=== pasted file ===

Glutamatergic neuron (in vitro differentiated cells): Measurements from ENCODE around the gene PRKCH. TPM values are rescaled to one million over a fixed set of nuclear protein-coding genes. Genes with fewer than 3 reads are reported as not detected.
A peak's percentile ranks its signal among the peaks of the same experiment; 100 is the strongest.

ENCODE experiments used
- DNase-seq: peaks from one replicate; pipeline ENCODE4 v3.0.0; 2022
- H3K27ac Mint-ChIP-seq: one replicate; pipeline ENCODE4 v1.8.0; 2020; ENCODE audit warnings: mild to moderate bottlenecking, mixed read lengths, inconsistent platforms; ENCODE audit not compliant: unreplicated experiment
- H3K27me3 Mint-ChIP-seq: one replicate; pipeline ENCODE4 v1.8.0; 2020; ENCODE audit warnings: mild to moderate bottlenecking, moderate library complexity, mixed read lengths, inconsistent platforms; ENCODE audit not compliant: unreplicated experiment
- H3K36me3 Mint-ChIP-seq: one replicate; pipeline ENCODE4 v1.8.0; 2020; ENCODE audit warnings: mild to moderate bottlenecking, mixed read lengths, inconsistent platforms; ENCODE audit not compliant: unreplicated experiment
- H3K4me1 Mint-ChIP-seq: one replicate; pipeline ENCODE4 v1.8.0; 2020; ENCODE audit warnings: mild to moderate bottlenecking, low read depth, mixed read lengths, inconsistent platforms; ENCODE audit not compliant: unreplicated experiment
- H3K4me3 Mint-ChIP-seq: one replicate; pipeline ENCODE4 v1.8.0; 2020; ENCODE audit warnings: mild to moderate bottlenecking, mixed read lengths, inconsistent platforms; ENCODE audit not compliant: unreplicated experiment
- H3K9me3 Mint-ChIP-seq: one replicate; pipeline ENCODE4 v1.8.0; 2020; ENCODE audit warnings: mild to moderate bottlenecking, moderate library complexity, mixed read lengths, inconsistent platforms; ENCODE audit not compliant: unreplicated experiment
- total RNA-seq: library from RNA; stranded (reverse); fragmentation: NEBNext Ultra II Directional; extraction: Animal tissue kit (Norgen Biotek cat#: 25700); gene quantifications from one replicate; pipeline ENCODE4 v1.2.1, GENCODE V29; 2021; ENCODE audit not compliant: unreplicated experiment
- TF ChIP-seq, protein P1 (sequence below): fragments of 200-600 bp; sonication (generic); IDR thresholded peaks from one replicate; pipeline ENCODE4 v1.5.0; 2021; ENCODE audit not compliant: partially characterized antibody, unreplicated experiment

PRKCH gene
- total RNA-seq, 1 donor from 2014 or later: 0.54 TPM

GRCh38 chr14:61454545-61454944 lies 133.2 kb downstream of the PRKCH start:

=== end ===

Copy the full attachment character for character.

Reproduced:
Glutamatergic neuron (in vitro differentiated cells): Measurements from ENCODE around the gene PRKCH. TPM values are rescaled to one million over a fixed set of nuclear protein-coding genes. Genes with fewer than 3 reads are reported as not detected.
A peak's percentile ranks its signal among the peaks of the same experiment; 100 is the strongest.

ENCODE experiments used
- DNase-seq: peaks from one replicate; pipeline ENCODE4 v3.0.0; 2022
- H3K27ac Mint-ChIP-seq: one replicate; pipeline ENCODE4 v1.8.0; 2020; ENCODE audit warnings: mild to moderate bottlenecking, mixed read lengths, inconsistent platforms; ENCODE audit not compliant: unreplicated experiment
- H3K27me3 Mint-ChIP-seq: one replicate; pipeline ENCODE4 v1.8.0; 2020; ENCODE audit warnings: mild to moderate bottlenecking, moderate library complexity, mixed read lengths, inconsistent platforms; ENCODE audit not compliant: unreplicated experiment
- H3K36me3 Mint-ChIP-seq: one replicate; pipeline ENCODE4 v1.8.0; 2020; ENCODE audit warnings: mild to moderate bottlenecking, mixed read lengths, inconsistent platforms; ENCODE audit not compliant: unreplicated experiment
- H3K4me1 Mint-ChIP-seq: one replicate; pipeline ENCODE4 v1.8.0; 2020; ENCODE audit warnings: mild to moderate bottlenecking, low read depth, mixed read lengths, inconsistent platforms; ENCODE audit not compliant: unreplicated experiment
- H3K4me3 Mint-ChIP-seq: one replicate; pipeline ENCODE4 v1.8.0; 2020; ENCODE audit warnings: mild to moderate bottlenecking, mixed read lengths, inconsistent platforms; ENCODE audit not compliant: unreplicated experiment
- H3K9me3 Mint-ChIP-seq: one replicate; pipeline ENCODE4 v1.8.0; 2020; ENCODE audit warnings: mild to moderate bottlenecking, moderate library complexity, mixed read lengths, inconsistent platforms; ENCODE audit not compliant: unreplicated experiment
- total RNA-seq: library from RNA; stranded (reverse); fragmentation: NEBNext Ultra II Directional; extraction: Animal tissue kit (Norgen Biotek cat#: 25700); gene quantifications from one replicate; pipeline ENCODE4 v1.2.1, GENCODE V29; 2021; ENCODE audit not compliant: unreplicated experiment
- TF ChIP-seq, protein P1 (sequence below): fragments of 200-600 bp; sonication (generic); IDR thresholded peaks from one replicate; pipeline ENCODE4 v1.5.0; 2021; ENCODE audit not compliant: partially characterized antibody, unreplicated experiment

PRKCH gene
- total RNA-seq, 1 donor from 2014 or later: 0.54 TPM

GRCh38 chr14:61454545-61454944 lies 133.2 kb downstream of the PRKCH start: